This practice was put into question by the new Ossetian nationalism in the early 1990s, when the dispute between the Ossetian subgroups of Digoron and Iron over the status of the Digoron dialect made the Ossetian intellectuals search for a new inclusive ethnic name. This, combined with the effects of the Georgian-Ossetian conflict, led to the popularization of "Alania", the name of the medieval Sarmatian confederation, to which the Ossetians traced their origin, and inclusion of this name into the official republican title of North Ossetia in 1994.
The folk beliefs of the Ossetian people are rooted in their Sarmatian origin and Christian religion, with the pagan gods having been converted into Christian saints. The Nart saga serves as the basic pagan mythology of the region.
The Ossetians descend from the Alans, a Sarmatian tribe (Scythian subgroup of the Iranian ethnolinguistic group). The Alans were the only branch of the Sarmatians to keep their culture in the face of a Gothic invasion (c. 200 CE), and those who remained built a great kingdom between the Don and Volga Rivers, according to Coon, The Races of Europe. Between 350 and 374 CE, the Huns destroyed the Alan kingdom, and the Alan people were split in half. One half fled to the west, where they participated in the Barbarian Invasions of Rome, established short-lived kingdoms in Spain and North Africa, and settled in many other places such as Orléans, France. The other half fled to the south and settled on the plains of the North Caucasus, where they established their medieval kingdom of Alania.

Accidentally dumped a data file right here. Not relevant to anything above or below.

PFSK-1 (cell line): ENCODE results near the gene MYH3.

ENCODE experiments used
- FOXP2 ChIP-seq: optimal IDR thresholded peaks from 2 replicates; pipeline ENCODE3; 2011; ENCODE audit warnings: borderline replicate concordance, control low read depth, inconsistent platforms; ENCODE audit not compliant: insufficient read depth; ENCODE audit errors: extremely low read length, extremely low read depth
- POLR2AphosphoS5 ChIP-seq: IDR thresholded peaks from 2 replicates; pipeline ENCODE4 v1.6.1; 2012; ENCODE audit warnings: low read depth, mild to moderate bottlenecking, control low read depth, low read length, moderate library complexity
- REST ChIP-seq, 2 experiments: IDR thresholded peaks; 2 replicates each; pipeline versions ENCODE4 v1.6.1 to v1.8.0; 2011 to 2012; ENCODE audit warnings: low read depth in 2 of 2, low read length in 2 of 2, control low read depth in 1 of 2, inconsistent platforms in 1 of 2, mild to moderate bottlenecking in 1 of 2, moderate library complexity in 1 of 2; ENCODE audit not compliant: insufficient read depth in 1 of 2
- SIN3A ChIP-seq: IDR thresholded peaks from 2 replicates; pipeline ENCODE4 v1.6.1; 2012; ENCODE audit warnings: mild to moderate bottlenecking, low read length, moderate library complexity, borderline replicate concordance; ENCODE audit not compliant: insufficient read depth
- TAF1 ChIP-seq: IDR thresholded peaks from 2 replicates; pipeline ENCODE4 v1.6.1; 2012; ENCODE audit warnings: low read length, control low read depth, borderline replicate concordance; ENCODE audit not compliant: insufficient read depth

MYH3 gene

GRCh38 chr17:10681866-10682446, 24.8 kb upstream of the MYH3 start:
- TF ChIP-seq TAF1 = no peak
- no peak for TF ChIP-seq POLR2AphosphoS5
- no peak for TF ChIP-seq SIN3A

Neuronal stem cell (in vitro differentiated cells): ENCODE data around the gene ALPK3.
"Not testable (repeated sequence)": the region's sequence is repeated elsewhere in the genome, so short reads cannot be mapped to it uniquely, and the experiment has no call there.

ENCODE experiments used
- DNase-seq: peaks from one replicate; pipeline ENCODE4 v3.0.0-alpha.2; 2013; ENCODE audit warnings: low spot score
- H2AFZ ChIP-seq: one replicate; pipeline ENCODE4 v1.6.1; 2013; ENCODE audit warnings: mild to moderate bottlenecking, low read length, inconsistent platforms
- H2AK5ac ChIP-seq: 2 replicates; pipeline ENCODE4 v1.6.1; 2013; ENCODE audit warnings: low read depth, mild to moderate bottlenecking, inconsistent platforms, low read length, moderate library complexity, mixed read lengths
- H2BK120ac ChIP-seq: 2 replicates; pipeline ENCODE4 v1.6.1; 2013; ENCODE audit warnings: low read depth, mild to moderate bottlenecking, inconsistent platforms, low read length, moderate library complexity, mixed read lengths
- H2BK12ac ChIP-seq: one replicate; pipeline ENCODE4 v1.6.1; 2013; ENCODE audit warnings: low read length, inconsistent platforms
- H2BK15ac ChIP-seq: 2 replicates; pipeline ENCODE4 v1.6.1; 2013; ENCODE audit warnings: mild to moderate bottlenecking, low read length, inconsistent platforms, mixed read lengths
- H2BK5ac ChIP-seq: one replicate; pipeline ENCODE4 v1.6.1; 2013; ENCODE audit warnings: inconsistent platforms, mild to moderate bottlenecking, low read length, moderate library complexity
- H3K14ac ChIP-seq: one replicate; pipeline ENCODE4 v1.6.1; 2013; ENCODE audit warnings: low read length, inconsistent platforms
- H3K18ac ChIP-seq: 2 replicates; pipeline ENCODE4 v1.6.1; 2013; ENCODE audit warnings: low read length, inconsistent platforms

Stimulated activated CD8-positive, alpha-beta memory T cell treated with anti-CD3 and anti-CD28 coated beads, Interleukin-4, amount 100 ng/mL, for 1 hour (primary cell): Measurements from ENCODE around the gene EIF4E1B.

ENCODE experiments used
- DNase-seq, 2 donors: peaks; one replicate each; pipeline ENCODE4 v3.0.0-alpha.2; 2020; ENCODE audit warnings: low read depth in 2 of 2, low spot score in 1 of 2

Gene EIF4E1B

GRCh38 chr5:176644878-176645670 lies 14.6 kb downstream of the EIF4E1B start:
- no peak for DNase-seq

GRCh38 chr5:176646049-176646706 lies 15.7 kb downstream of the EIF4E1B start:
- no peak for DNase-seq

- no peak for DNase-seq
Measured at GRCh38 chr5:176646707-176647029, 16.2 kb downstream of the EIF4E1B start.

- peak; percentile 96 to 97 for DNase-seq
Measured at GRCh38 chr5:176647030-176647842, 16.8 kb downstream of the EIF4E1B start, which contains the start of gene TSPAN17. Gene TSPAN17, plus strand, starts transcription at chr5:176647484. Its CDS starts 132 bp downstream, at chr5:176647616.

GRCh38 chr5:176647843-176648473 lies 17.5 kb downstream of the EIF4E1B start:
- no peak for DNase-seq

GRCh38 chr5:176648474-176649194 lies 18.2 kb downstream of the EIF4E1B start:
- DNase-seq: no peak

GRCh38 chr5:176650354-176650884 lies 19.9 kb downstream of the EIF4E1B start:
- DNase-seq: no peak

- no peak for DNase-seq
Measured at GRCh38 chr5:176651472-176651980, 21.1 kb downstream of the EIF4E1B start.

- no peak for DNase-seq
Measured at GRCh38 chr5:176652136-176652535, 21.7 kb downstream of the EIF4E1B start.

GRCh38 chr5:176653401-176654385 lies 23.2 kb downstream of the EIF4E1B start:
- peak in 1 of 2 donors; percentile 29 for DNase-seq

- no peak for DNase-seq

In the 8th century a consolidated Alan kingdom, referred to in sources of the period as Alania, emerged in the northern Caucasus Mountains, roughly in the location of the latter-day Circassia and the modern North Ossetia-Alania. At its height, Alania was a centralized monarchy with a strong military force and had a strong economy that benefited from the Silk Road.